Don’t Fence Me In

Fencing, or lack of it, has been the bane of my life in trying to keep dogs out. My garden is small and so is the little furry tornado which tries to get into the garden and run amok. happy-puppy-face-clipart-19Ideally I would like my garden fenced in, however I have a problem that it doesn’t all belong to me and that a strip of about two feet wide is borrowed from my neighbour. In the meantime, I have to depend on recycling and upcycling to fence off my patch. I do have an old, tatty gate which was rescued from a farm, it works fine with an auto spring which makes sure the gate closes behind me.

Garden 2017 a

The other side of the garden had an interwoven panelling fence which was well past its allotted span and had blown to bits during some gale force winds. It didn’t just blow down and it is not an exaggeration about it being blown to bits, Fortunately someone was about to dispose of some fencing. It was fairly new wood but the house owner wanted his hedge removed and a completely new fence, so I managed to get the wood and the stretch of fencing was replaced, not very professionally but it does seem quite solid.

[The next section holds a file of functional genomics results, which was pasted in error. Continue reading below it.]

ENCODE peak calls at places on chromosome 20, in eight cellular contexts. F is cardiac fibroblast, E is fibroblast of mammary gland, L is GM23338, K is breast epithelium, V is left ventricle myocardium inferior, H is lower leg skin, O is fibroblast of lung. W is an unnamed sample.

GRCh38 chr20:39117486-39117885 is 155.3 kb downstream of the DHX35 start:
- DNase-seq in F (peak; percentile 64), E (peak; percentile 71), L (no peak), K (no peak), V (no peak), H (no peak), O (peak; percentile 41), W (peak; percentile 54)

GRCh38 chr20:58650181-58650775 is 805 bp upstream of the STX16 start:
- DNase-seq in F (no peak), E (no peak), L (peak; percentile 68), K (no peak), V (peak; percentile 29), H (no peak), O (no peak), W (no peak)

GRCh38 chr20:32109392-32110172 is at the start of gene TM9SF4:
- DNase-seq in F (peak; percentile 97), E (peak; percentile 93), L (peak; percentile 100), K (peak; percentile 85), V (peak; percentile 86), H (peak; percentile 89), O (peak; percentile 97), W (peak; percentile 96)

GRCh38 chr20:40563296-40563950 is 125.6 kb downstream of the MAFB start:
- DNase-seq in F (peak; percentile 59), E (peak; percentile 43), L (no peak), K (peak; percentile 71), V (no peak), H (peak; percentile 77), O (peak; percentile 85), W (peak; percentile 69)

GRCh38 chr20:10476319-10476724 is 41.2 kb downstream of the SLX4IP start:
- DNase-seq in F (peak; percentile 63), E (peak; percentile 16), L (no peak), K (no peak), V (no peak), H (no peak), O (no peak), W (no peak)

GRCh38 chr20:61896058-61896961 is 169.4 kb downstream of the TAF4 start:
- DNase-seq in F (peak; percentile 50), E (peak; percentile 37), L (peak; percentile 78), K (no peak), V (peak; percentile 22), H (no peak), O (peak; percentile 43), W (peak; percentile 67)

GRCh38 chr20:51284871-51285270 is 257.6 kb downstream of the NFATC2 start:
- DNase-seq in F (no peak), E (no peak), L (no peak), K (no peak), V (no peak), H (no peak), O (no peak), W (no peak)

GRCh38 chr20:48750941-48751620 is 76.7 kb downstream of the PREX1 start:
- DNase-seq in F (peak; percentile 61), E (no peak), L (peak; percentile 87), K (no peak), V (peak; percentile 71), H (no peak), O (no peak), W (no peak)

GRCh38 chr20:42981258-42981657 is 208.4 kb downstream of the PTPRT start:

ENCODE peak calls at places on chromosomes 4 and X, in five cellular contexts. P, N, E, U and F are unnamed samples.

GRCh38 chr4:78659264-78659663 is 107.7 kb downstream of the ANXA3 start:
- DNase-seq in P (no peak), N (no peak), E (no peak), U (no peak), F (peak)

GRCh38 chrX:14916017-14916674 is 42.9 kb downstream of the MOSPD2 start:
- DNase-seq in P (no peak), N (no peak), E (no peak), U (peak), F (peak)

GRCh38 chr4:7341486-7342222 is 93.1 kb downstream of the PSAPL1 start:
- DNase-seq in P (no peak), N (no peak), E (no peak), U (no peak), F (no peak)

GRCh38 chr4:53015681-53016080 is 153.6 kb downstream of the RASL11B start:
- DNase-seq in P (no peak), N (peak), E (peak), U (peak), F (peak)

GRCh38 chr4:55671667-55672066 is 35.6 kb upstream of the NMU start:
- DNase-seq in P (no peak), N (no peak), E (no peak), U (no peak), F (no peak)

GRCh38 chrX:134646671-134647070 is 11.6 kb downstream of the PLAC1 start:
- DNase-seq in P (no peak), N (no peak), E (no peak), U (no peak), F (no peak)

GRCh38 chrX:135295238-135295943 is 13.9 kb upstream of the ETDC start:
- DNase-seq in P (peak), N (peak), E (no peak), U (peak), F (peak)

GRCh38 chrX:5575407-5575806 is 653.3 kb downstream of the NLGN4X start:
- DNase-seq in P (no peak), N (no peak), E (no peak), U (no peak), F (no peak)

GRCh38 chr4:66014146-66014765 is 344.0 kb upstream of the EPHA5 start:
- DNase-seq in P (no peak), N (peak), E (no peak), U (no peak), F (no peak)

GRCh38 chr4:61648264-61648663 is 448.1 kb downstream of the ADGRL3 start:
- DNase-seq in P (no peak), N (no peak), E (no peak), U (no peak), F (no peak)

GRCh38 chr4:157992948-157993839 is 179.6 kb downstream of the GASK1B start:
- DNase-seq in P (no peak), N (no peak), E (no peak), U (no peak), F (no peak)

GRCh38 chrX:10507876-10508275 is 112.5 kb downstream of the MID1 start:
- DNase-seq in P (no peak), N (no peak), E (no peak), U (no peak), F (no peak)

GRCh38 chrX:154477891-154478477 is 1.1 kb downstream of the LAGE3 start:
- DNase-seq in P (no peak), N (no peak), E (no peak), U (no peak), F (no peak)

A few months’ ago, back in recycling mode, I acquired some storage radiator bricks, just enough to make a tidier step into my shed. The person disposing of the bricks also wanted a new home for some fencing. I took the smallest section I could, but it was enough to give me a fence. For easy access to my containers, I will be putting my ‘fence’ on hinges. It should look tidier than the side of my daughter’s old cot.

shed steps c1 (2)

Because I have a very small garden, it never stays the same for long. I had a compost bin beside the greenhouse but I felt it was taking up valuable space, so I moved it to just beside my back door. I used to have a wormery there, but there was always a tragedy with it. A neighbour’s cat fell out of the window, landed on the wormery and broke the lid. Then a worm got tWormeryrapped in the tap, the sump filled up and most of them drowned. I never felt happy with keeping these wee fellows confined to a box anyway, it was a bit like being ‘battery worms’ in a small box with no freedom. So I added them along with their castings to the composter.

I kept the composter just to recycle compost rather than make it. Adding some nutrients, the worm castings and the contents from the bokashi bins seemed to be enough to give some reasonable compost. Now that the summer is fading away, I started emptying spent compost back into the composter and I was surprised to see so many worms in the pots. I will try not to add too much green waste, I don’t want them cooking.


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